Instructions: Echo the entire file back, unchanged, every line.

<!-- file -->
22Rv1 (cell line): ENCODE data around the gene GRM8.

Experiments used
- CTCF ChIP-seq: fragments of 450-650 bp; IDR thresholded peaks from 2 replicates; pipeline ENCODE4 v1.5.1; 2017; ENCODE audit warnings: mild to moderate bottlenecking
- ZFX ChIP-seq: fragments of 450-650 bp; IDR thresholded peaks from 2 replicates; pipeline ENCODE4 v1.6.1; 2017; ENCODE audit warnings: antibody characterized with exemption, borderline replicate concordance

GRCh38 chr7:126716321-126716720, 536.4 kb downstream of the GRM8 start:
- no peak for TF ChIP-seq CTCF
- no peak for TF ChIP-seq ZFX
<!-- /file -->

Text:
22Rv1 (cell line): ENCODE data around the gene GRM8.

Experiments used
- CTCF ChIP-seq: fragments of 450-650 bp; IDR thresholded peaks from 2 replicates; pipeline ENCODE4 v1.5.1; 2017; ENCODE audit warnings: mild to moderate bottlenecking
- ZFX ChIP-seq: fragments of 450-650 bp; IDR thresholded peaks from 2 replicates; pipeline ENCODE4 v1.6.1; 2017; ENCODE audit warnings: antibody characterized with exemption, borderline replicate concordance

GRCh38 chr7:126716321-126716720, 536.4 kb downstream of the GRM8 start:
- no peak for TF ChIP-seq CTCF
- no peak for TF ChIP-seq ZFX